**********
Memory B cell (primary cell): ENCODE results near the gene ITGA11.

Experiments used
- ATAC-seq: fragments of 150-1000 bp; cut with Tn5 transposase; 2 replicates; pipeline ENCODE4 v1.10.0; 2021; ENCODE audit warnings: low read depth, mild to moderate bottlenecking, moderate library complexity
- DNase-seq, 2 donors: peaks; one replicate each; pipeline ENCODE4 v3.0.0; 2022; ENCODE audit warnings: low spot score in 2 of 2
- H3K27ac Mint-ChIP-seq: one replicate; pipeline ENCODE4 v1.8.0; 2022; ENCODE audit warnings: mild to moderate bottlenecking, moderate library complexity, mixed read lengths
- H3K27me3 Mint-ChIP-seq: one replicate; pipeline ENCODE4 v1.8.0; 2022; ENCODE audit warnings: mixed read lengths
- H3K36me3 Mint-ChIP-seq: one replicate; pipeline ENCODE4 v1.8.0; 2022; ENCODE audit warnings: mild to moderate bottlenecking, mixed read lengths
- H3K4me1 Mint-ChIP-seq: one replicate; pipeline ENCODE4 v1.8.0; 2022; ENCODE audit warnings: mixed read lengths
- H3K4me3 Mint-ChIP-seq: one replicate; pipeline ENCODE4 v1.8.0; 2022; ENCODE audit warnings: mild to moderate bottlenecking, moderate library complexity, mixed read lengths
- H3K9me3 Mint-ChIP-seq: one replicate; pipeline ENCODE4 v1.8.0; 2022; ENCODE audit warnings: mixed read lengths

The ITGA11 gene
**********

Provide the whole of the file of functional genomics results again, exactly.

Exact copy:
Memory B cell (primary cell): ENCODE results near the gene ITGA11.

Experiments used
- ATAC-seq: fragments of 150-1000 bp; cut with Tn5 transposase; 2 replicates; pipeline ENCODE4 v1.10.0; 2021; ENCODE audit warnings: low read depth, mild to moderate bottlenecking, moderate library complexity
- DNase-seq, 2 donors: peaks; one replicate each; pipeline ENCODE4 v3.0.0; 2022; ENCODE audit warnings: low spot score in 2 of 2
- H3K27ac Mint-ChIP-seq: one replicate; pipeline ENCODE4 v1.8.0; 2022; ENCODE audit warnings: mild to moderate bottlenecking, moderate library complexity, mixed read lengths
- H3K27me3 Mint-ChIP-seq: one replicate; pipeline ENCODE4 v1.8.0; 2022; ENCODE audit warnings: mixed read lengths
- H3K36me3 Mint-ChIP-seq: one replicate; pipeline ENCODE4 v1.8.0; 2022; ENCODE audit warnings: mild to moderate bottlenecking, mixed read lengths
- H3K4me1 Mint-ChIP-seq: one replicate; pipeline ENCODE4 v1.8.0; 2022; ENCODE audit warnings: mixed read lengths
- H3K4me3 Mint-ChIP-seq: one replicate; pipeline ENCODE4 v1.8.0; 2022; ENCODE audit warnings: mild to moderate bottlenecking, moderate library complexity, mixed read lengths
- H3K9me3 Mint-ChIP-seq: one replicate; pipeline ENCODE4 v1.8.0; 2022; ENCODE audit warnings: mixed read lengths

The ITGA11 gene